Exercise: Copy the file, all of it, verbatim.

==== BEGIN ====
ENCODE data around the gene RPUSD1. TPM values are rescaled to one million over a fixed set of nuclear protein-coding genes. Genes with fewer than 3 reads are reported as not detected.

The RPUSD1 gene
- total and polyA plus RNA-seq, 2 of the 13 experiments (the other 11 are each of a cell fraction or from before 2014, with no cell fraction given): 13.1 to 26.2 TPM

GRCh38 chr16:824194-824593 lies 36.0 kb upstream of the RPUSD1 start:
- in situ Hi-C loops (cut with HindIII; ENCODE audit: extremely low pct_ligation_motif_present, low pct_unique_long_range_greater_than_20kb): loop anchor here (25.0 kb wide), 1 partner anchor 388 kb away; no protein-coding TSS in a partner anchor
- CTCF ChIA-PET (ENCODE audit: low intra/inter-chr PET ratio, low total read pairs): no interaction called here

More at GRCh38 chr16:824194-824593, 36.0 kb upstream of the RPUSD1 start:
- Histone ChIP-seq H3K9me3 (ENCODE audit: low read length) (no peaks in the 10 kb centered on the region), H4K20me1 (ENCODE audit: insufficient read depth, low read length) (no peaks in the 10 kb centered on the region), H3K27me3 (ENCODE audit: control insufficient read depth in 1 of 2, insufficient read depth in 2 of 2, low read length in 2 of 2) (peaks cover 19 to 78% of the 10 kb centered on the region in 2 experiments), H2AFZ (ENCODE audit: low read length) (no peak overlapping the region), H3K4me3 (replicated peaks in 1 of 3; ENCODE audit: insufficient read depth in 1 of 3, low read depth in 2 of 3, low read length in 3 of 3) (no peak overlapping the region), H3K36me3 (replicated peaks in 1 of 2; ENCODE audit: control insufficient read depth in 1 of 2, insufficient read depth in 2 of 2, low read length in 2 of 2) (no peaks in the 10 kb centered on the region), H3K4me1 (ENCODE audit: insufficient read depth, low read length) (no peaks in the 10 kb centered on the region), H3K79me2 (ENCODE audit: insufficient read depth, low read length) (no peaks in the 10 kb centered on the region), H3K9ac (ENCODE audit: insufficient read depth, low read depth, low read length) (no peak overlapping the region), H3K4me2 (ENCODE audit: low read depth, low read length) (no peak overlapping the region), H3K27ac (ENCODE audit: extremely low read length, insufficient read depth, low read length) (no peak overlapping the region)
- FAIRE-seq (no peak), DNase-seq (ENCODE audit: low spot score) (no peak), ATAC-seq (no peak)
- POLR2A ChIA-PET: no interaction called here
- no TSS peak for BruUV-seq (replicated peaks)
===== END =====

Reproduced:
ENCODE data around the gene RPUSD1. TPM values are rescaled to one million over a fixed set of nuclear protein-coding genes. Genes with fewer than 3 reads are reported as not detected.

The RPUSD1 gene
- total and polyA plus RNA-seq, 2 of the 13 experiments (the other 11 are each of a cell fraction or from before 2014, with no cell fraction given): 13.1 to 26.2 TPM

GRCh38 chr16:824194-824593 lies 36.0 kb upstream of the RPUSD1 start:
- in situ Hi-C loops (cut with HindIII; ENCODE audit: extremely low pct_ligation_motif_present, low pct_unique_long_range_greater_than_20kb): loop anchor here (25.0 kb wide), 1 partner anchor 388 kb away; no protein-coding TSS in a partner anchor
- CTCF ChIA-PET (ENCODE audit: low intra/inter-chr PET ratio, low total read pairs): no interaction called here

More at GRCh38 chr16:824194-824593, 36.0 kb upstream of the RPUSD1 start:
- Histone ChIP-seq H3K9me3 (ENCODE audit: low read length) (no peaks in the 10 kb centered on the region), H4K20me1 (ENCODE audit: insufficient read depth, low read length) (no peaks in the 10 kb centered on the region), H3K27me3 (ENCODE audit: control insufficient read depth in 1 of 2, insufficient read depth in 2 of 2, low read length in 2 of 2) (peaks cover 19 to 78% of the 10 kb centered on the region in 2 experiments), H2AFZ (ENCODE audit: low read length) (no peak overlapping the region), H3K4me3 (replicated peaks in 1 of 3; ENCODE audit: insufficient read depth in 1 of 3, low read depth in 2 of 3, low read length in 3 of 3) (no peak overlapping the region), H3K36me3 (replicated peaks in 1 of 2; ENCODE audit: control insufficient read depth in 1 of 2, insufficient read depth in 2 of 2, low read length in 2 of 2) (no peaks in the 10 kb centered on the region), H3K4me1 (ENCODE audit: insufficient read depth, low read length) (no peaks in the 10 kb centered on the region), H3K79me2 (ENCODE audit: insufficient read depth, low read length) (no peaks in the 10 kb centered on the region), H3K9ac (ENCODE audit: insufficient read depth, low read depth, low read length) (no peak overlapping the region), H3K4me2 (ENCODE audit: low read depth, low read length) (no peak overlapping the region), H3K27ac (ENCODE audit: extremely low read length, insufficient read depth, low read length) (no peak overlapping the region)
- FAIRE-seq (no peak), DNase-seq (ENCODE audit: low spot score) (no peak), ATAC-seq (no peak)
- POLR2A ChIA-PET: no interaction called here
- no TSS peak for BruUV-seq (replicated peaks)